Immigrants come here because they believe that America works - that it offers freedom and opportunities found no where else in the world.
"They feel that here they can write a better script for their own lives," D'Souza said.
Then they meet leaders of the black community and other minority groups who say that America doesn't work, that racism is so powerful that it keeps people down.
D'Souza, who was a White House domestic analyst in the Reagan administration from 1987-88, is a Dartmouth College graduate. He said he got into the Ivy League school because of affirmative action, something he said is no longer needed in America's colleges and universities.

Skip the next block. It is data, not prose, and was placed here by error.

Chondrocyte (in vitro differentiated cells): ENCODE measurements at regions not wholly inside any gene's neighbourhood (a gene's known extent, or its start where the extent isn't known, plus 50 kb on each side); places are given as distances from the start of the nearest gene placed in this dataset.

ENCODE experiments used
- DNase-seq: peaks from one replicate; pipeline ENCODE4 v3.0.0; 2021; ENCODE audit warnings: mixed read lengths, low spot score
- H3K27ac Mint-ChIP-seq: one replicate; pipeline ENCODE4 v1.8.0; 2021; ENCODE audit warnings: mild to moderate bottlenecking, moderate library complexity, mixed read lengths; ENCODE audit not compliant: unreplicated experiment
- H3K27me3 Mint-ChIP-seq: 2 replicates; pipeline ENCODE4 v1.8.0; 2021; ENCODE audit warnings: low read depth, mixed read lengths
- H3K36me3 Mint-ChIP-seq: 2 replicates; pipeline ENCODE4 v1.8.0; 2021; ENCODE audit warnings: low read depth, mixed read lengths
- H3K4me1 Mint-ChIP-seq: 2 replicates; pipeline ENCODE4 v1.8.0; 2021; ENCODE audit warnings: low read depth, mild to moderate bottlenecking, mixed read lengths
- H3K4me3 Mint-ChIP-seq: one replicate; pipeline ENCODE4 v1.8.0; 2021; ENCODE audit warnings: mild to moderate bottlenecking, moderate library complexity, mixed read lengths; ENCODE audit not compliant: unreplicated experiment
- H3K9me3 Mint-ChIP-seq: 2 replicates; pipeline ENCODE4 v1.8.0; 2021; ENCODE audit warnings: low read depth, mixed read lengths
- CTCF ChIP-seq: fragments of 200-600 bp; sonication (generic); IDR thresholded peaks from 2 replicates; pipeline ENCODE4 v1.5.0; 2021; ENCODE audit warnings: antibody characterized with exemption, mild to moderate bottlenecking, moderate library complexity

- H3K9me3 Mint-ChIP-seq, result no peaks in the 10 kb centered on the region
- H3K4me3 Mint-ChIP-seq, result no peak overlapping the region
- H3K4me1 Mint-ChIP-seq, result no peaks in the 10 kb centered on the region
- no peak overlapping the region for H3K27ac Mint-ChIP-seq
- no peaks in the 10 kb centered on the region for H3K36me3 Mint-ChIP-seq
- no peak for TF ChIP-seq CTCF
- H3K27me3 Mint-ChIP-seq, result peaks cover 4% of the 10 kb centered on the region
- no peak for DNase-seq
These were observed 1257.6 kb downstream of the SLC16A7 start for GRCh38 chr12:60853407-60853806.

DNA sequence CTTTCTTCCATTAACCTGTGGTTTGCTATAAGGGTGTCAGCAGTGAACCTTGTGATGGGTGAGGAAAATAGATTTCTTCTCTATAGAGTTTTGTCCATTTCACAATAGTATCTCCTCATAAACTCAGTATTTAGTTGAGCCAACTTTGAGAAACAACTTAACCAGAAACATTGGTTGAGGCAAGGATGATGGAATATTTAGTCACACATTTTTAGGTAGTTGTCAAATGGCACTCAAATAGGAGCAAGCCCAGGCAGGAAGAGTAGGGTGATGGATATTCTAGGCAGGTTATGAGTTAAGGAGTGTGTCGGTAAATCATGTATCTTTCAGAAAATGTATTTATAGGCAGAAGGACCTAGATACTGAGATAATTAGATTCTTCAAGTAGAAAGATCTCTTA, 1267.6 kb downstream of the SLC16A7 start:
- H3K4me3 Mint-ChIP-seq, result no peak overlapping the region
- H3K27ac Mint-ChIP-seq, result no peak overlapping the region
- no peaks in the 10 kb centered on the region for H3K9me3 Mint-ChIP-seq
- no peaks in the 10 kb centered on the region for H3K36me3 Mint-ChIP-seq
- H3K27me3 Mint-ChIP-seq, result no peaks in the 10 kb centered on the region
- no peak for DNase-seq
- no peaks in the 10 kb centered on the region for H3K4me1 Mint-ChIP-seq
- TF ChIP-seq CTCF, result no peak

Affirmative action programs were widely instituted in the late 1960s to help blacks overcome discrimination. Proponents said blacks had suffered more than other groups and needed special help.
In the 1970s more multicultural groups stepped forward, including Latin, Asian and women's groups, demanding preferential treatment.
"Immigrants were qualifying for benefits that were being denied to native-born whites," D'Souza said.
He said affirmative action should be replaced by policies that bring equality through merit.
"How do you raise the levels of those who are under-represented? You can't raise the floor without lowering the ceiling," he said.
Affirmative action results in an inadequate form of diversity, he said.
"American society is at a crossroads. Everyone has a right to equal treatment under the law. It's the only right that we have, the right to the pursuit of happiness, but not to happiness itself," he said.